We are studying 2 Peter 1:1-15 for Sunday, November 24. This is the opening text of a farewell address that encourages its early Christian audience to continue faithfully in sound teaching and practice, secure in the steadfast faith that Jesus Christ and his presence, rather than the world, is the ultimately permanent reality. [Here are my notes on this text.] Here are some questions we might want to explore as we think about what this text means for us today:

In v1, the Author tells the audience their faith and the apostle’s are “equally precious.” How do we feel about this? Why? Does this apply to us, do we think? Why? How do we feel about that?


The Author refers to the knowledge of God and of Jesus our Lord several times (see v2, v3, v8). What do we think it means to “know Jesus Christ”? (For instance, is this like knowing 2+2=4, like knowing how to make grits, like knowing our next door neighbor? Why do we say that?) What’s our own experience of “knowing Jesus our Lord”?

Last week, in 1 Peter 1:8, we read “Although you have not seen him, you love him; and even though you do not see him now, you believe in him and rejoice with an indescribable and glorious joy.” Does that seem relevant to what the Author is saying here? How?

In today’s world, do we ever have the experience of knowing people we have not met in person? How? Do those experiences shed any light on what the Author is talking about here?


The two long sentences in verses 3-4 lay out the Author’s vision of what really matters, what is to be valued, and what we can consider life-giving. How does our own vision of what matters in life line up with this vision?

What do we think the author means by being “participants” or “partakers of the divine nature”? Can we talk about this concretely, in ordinary language? Can we think of any “real life” examples of that, or is this something outside our own experience?

The Author may refer to this scale of values again in v11, since “entry into the eternal kingdom of our Lord and Savior Jesus Christ” is presented as an important goal. Again, how do we feel our own priorities line up with these? Why is that, do we think? Is there a contrast between “worldly values” and “eternal values”? Must there be? Can eternal values be pursued in the present, do we think? How?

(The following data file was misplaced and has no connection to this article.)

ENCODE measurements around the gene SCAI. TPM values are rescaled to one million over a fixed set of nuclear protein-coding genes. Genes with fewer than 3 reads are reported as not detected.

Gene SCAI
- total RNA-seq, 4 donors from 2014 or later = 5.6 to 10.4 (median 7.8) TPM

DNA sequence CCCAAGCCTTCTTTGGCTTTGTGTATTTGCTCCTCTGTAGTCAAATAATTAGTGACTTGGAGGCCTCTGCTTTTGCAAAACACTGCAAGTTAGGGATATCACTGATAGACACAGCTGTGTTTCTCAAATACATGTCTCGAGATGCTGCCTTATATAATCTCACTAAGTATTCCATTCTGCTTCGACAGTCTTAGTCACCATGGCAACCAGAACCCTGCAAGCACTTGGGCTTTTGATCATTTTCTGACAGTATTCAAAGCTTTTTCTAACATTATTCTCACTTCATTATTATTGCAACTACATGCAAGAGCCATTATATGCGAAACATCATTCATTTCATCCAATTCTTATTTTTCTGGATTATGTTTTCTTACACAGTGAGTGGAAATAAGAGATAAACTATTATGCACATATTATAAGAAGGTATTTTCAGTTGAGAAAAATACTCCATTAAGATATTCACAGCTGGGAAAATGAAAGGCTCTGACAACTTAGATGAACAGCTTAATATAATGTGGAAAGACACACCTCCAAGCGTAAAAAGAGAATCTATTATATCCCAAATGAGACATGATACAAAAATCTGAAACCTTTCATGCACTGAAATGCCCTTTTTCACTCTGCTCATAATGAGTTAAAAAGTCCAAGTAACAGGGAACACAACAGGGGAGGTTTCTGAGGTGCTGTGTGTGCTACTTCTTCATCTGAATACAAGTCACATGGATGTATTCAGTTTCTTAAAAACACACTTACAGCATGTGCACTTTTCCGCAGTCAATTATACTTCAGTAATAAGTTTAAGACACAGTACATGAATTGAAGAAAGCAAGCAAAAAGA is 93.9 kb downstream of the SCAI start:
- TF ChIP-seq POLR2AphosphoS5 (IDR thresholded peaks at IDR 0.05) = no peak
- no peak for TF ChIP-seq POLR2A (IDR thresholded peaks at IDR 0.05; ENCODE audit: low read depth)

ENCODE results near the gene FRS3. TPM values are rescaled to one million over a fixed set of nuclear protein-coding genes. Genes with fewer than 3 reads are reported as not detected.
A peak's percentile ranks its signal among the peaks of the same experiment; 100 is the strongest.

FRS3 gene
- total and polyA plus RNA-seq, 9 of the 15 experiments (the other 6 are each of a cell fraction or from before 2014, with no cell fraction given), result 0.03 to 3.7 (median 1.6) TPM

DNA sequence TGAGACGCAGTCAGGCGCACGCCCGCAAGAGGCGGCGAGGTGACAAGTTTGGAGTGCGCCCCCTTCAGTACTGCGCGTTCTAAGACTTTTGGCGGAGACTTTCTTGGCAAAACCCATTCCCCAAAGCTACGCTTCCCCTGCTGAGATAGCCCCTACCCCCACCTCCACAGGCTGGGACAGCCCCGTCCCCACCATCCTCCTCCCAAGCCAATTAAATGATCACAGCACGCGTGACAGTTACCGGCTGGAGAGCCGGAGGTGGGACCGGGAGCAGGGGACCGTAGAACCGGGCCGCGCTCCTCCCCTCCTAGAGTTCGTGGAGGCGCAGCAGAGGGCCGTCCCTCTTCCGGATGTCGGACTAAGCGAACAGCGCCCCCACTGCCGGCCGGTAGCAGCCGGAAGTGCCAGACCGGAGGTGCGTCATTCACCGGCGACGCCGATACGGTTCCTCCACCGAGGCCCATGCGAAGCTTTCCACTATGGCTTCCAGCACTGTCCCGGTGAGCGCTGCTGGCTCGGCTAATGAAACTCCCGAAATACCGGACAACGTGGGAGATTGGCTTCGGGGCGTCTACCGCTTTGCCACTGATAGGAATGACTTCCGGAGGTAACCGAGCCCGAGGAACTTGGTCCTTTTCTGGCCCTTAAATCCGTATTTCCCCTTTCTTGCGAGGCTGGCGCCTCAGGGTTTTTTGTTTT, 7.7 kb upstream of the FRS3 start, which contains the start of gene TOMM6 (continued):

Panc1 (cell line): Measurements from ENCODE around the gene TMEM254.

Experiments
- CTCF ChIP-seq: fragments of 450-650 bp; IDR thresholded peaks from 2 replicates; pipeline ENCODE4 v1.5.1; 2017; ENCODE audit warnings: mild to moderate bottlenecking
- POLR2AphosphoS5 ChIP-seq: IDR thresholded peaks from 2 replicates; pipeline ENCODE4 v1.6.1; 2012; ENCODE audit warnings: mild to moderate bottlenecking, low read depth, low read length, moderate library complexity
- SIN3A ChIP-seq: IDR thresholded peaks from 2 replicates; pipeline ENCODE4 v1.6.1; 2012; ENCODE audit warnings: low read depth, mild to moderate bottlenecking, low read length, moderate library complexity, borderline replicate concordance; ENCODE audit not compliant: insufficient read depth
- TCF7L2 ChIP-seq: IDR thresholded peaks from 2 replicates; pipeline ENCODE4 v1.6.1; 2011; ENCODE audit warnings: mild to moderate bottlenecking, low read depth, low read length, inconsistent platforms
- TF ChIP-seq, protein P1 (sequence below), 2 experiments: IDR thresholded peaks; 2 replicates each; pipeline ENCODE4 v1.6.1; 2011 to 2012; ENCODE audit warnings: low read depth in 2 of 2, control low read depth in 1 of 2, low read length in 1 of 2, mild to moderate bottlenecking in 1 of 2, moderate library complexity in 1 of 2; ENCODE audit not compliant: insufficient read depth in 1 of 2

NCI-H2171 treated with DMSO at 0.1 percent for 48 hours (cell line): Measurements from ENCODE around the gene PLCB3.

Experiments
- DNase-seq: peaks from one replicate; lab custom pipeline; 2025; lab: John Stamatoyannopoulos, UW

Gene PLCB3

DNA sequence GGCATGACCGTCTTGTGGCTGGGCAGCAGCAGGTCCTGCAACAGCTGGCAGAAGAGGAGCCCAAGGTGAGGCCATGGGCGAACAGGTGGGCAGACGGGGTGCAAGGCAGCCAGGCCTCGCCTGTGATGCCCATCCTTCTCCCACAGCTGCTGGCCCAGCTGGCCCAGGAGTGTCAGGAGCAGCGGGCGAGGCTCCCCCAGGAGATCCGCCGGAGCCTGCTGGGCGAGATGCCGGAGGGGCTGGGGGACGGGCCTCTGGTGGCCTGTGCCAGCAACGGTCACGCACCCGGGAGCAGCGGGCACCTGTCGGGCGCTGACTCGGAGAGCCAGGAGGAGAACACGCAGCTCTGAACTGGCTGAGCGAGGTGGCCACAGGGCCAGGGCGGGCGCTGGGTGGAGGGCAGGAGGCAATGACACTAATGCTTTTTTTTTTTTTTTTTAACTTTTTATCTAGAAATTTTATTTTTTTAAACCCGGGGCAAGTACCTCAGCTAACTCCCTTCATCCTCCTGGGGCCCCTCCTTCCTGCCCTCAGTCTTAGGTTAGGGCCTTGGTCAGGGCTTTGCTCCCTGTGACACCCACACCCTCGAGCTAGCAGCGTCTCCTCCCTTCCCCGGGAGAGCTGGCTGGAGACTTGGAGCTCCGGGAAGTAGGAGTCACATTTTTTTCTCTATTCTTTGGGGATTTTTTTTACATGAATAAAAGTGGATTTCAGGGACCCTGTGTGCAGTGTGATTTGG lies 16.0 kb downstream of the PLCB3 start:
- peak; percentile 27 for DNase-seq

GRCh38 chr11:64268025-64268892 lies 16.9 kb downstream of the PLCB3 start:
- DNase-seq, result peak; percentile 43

In vv5-8, the Author lists several qualities [goodness (excellence, virtue), knowledge, self-control (self-mastery), godliness (piety), mutual affection, love] that will make living as Christians more secure and “fruitful.” What are our responses to this list? Why? Does this list match the qualities we ourselves strive for or try to develop in ourselves? How does it describe our community, or our families, would we say? How do we feel about that? Why?

How would we know we “had these things and they were increasing” – what would be real life indicators of that, what would we be looking for?


In vv13-14, the Author presents a view of the body as a portable shelter, a “tabernacle.” How does this compare to our own view of our bodies? What attitudes or practices towards the body would this attitude lead to? Why is that, do we think?

[More personal] How does that match our own attitudes or practices towards our bodies? How do we feel/What do we think about that?


Overall, since the Author is leaving instructions for “the Church” of the day, we might want to consider whether “the Church” of our own day does or doesn’t seem to take these instructions seriously or make them priorities. What observations suggest we do, what observations suggest we don’t? What might happen if we took these instructions to heart more completely? How could we do that? What would or might change?


Figures in conversation
Figures in Conversation, Leslie Hunter, 1914